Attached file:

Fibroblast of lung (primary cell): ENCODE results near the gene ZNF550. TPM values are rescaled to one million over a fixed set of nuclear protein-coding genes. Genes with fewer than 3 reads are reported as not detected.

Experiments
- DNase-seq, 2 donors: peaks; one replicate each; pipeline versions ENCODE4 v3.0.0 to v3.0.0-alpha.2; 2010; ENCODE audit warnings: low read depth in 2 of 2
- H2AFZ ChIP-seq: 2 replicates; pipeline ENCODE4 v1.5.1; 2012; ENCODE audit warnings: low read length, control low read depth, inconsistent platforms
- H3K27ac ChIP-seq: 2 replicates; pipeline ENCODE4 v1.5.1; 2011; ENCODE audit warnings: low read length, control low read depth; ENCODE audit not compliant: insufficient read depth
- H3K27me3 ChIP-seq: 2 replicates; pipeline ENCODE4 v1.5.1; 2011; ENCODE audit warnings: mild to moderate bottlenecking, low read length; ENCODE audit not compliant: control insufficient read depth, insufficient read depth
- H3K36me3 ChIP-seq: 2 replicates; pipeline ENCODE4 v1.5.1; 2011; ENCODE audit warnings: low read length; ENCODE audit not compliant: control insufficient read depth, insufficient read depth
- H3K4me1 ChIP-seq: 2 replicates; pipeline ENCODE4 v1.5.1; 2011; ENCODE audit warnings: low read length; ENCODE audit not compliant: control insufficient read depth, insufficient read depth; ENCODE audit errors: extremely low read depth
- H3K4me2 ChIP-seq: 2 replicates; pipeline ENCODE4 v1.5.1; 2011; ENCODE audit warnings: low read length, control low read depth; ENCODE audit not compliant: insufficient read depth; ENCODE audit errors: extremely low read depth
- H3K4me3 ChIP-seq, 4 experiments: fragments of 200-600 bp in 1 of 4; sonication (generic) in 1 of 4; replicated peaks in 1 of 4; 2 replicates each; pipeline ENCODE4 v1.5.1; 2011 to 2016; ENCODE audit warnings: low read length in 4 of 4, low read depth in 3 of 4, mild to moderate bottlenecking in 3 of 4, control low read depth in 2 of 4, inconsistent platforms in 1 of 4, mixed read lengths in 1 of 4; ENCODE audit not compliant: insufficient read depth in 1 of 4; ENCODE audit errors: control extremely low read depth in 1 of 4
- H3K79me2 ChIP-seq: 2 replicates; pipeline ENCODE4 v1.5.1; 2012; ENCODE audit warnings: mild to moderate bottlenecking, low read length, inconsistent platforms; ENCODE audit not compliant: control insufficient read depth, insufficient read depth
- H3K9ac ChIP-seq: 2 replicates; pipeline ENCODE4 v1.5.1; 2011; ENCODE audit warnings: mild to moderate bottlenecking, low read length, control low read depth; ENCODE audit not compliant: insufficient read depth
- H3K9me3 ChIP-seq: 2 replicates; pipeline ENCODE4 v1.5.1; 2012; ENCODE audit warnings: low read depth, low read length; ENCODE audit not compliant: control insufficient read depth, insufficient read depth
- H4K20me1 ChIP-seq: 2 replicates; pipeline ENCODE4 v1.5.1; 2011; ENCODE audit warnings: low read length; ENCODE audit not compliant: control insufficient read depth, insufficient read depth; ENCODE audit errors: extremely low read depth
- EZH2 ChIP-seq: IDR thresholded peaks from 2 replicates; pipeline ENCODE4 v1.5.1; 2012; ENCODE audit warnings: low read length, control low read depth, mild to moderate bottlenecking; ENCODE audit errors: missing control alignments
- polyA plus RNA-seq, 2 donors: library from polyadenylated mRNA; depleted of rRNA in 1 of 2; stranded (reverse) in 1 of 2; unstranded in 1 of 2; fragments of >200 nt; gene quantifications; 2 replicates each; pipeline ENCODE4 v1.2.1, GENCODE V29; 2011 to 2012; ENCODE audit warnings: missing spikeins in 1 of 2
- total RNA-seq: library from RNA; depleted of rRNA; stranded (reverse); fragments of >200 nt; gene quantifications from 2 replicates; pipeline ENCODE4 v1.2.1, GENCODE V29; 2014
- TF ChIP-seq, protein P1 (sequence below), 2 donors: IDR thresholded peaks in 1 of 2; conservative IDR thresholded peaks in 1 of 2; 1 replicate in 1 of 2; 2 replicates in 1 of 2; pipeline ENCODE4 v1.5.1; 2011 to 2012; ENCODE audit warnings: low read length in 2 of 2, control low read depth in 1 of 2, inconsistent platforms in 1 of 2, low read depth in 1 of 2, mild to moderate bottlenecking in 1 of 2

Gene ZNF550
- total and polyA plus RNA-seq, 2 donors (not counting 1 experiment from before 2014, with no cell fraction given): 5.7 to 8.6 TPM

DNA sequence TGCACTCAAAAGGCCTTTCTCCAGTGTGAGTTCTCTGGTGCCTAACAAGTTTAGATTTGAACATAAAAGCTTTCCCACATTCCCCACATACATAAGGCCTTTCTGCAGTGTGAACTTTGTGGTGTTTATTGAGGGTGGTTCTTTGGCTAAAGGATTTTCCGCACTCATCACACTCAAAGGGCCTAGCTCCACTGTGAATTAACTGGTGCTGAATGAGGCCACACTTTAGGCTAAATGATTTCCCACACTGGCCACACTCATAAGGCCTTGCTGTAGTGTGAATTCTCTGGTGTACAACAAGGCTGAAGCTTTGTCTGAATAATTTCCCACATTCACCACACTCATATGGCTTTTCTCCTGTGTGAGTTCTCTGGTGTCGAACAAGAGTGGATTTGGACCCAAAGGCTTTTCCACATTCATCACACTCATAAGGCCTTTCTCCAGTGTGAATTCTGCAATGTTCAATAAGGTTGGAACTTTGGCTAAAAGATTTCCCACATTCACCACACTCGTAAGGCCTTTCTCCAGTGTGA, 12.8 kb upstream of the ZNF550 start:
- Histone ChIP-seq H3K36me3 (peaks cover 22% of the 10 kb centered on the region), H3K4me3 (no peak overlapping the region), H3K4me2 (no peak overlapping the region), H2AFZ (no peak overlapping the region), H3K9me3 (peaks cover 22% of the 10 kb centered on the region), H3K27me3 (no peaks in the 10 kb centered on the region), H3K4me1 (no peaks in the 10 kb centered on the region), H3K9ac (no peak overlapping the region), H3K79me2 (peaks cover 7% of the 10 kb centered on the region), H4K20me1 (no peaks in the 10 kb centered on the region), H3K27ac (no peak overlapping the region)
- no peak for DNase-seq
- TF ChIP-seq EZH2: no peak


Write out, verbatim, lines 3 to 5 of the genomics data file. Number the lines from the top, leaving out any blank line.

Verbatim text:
- DNase-seq, 2 donors: peaks; one replicate each; pipeline versions ENCODE4 v3.0.0 to v3.0.0-alpha.2; 2010; ENCODE audit warnings: low read depth in 2 of 2
- H2AFZ ChIP-seq: 2 replicates; pipeline ENCODE4 v1.5.1; 2012; ENCODE audit warnings: low read length, control low read depth, inconsistent platforms
- H3K27ac ChIP-seq: 2 replicates; pipeline ENCODE4 v1.5.1; 2011; ENCODE audit warnings: low read length, control low read depth; ENCODE audit not compliant: insufficient read depth